The apple pie is part of an amazing secret menu item

Fast food secret menus are more like collections of menu hacks, according to Quartz, and it's rare to find a restaurant with an actual secret dish that only a few insiders know about. It seems like every fast food chain has a so-called secret menu now; the concept is no longer limited to In-N-Out. McDonald's secret menu isn't exactly official like In-N-Out's is. However, the menu contains certain recipes that have become classics, and the apple pie is part of one of the most popular items.

This is the apple pie McFlurry, a combination of a McFlurry dessert and pie chunks. Instructions for the apple pie McFlurry are online, and generally assume you have to mix it up yourself, but occasionally you run across an employee who'll make it for you. The instructions are simple: Order an apple pie (some sources say to order two) and a McFlurry with hot caramel sauce on the side. Cut up the pies, add them to the McFlurry, and mix. Hot pie, hot caramel, and cold ice cream make for an amazing combination.

Fried pie nostalgia will live forever

We can't end this list without some discussion of the classic fried apple pie and fans' undying love for the burning-hot dessert. No matter what McDonald's does to its apple pie, the original fried version is almost always held up as the pinnacle of taste and texture. The fried pies are still available at McDonald's in Hawaii because restaurants there were able to show that the customer demand was substantial enough to keep the fried pies available. And that retro McDonald's in Downey, California, is another location that still sells fried pies.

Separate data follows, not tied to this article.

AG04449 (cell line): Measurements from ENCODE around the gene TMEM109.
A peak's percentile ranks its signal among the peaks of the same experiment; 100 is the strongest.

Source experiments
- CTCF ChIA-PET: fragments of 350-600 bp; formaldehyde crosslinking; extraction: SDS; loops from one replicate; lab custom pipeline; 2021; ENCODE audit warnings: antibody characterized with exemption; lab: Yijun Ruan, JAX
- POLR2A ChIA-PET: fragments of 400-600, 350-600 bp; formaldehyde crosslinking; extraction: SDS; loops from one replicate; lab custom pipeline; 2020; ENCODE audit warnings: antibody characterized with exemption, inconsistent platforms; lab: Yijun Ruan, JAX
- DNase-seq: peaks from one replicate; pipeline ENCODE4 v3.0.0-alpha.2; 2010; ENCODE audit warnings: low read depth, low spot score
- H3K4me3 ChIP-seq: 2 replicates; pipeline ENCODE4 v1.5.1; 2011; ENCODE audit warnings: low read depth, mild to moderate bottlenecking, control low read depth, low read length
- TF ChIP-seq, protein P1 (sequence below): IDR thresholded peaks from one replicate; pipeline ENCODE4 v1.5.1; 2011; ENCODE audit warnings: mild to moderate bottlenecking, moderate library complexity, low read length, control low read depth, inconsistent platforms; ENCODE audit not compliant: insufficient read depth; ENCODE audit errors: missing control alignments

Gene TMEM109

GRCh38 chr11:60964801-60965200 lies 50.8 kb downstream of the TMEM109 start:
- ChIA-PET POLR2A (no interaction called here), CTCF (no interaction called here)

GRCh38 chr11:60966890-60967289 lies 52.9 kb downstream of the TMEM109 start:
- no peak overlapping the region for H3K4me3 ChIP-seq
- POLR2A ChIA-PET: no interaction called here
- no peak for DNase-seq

Occasionally, the pies show up in unexpected places. In 2013, Los Angeles-based chef Eric Greenspan found out that a vendor he knew had knowledge of a company that used to make the fried pies for McDonald's. Greenspan, the vendor, and the company were able to work out a deal that led to the company providing Greenspan with the pies, which he started serving. The pies fried up just like the old McDonald's fries pies, much to the delight of his customers.